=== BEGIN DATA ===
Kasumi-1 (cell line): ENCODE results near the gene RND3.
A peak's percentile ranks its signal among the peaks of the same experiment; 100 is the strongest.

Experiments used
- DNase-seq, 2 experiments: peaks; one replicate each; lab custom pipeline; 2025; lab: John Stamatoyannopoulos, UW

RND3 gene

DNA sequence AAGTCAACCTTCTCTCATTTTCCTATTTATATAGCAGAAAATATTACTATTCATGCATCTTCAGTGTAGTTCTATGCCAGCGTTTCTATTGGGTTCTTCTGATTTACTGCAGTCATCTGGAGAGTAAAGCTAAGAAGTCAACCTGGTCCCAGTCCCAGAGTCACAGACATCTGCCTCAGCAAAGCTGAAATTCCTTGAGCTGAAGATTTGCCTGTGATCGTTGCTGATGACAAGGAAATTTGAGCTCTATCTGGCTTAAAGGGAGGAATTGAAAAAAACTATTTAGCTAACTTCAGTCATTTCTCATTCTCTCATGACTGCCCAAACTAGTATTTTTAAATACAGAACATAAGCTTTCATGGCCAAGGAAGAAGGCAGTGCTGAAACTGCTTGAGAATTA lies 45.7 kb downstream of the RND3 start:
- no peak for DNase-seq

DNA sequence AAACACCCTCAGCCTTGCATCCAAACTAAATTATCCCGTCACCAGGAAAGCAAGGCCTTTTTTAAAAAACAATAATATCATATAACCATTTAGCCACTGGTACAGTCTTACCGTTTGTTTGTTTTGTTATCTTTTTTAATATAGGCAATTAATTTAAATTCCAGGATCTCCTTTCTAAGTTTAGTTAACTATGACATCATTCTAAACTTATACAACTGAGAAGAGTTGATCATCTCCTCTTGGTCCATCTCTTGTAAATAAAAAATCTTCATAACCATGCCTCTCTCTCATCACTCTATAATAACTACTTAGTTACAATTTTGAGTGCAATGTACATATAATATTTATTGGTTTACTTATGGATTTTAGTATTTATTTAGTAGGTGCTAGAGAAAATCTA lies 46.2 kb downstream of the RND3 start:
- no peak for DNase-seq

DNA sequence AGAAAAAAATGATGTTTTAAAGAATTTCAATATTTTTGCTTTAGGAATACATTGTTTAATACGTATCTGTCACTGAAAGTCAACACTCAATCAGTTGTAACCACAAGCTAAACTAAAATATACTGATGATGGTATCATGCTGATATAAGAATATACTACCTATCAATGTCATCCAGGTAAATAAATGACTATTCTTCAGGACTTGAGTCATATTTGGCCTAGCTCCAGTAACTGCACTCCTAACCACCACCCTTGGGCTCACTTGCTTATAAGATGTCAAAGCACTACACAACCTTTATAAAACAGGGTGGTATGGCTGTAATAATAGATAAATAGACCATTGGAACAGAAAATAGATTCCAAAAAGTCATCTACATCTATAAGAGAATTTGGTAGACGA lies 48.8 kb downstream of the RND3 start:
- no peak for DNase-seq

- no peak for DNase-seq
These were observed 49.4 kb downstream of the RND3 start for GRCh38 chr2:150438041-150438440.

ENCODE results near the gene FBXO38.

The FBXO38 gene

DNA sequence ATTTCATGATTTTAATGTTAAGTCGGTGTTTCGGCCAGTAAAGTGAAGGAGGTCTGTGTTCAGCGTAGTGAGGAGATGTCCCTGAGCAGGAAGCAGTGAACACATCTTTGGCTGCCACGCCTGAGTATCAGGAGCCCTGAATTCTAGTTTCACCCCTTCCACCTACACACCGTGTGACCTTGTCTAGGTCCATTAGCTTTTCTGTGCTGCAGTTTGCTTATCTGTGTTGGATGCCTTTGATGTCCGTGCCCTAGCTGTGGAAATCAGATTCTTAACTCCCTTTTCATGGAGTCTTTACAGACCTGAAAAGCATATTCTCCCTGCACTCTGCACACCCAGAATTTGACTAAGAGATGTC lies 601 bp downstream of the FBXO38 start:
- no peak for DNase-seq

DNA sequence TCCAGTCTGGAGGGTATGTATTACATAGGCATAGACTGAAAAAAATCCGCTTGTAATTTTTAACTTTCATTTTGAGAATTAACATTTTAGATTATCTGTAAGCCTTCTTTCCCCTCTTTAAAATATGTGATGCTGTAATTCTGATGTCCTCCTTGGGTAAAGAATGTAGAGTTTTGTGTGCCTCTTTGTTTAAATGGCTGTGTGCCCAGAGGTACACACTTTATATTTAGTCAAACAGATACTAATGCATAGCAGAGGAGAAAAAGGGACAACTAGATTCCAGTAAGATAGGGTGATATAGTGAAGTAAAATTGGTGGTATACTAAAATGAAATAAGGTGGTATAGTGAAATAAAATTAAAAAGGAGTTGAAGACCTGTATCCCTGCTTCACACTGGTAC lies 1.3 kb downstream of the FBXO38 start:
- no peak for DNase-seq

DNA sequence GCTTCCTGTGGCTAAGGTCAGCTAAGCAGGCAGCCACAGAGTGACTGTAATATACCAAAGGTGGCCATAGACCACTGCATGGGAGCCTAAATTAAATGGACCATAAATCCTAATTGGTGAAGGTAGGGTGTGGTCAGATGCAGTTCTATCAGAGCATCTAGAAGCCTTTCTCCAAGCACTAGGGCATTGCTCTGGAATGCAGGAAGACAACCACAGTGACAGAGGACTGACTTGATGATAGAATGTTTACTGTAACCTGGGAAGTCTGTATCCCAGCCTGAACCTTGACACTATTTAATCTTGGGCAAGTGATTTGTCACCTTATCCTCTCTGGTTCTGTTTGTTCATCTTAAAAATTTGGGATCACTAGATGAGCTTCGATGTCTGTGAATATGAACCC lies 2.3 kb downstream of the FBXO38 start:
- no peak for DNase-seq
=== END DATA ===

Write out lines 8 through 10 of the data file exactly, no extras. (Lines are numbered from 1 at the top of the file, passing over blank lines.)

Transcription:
DNA sequence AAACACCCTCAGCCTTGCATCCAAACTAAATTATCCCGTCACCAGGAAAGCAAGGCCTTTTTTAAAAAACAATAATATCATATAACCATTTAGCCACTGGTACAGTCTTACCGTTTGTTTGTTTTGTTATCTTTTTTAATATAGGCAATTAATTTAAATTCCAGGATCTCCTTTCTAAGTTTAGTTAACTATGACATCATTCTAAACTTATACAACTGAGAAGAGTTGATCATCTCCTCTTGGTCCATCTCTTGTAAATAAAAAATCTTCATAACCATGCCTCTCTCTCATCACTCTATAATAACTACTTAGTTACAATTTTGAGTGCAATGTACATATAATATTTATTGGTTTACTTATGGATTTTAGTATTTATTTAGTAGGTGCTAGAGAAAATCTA lies 46.2 kb downstream of the RND3 start:
- no peak for DNase-seq

DNA sequence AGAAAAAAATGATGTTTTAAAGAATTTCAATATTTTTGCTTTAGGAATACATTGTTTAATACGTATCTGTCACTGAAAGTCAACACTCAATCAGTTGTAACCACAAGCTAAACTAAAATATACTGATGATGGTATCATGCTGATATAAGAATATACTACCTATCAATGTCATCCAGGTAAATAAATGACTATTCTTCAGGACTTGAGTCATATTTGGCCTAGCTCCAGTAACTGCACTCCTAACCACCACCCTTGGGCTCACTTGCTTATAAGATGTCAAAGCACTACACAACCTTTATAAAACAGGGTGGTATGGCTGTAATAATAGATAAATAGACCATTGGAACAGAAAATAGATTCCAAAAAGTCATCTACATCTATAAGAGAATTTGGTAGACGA lies 48.8 kb downstream of the RND3 start: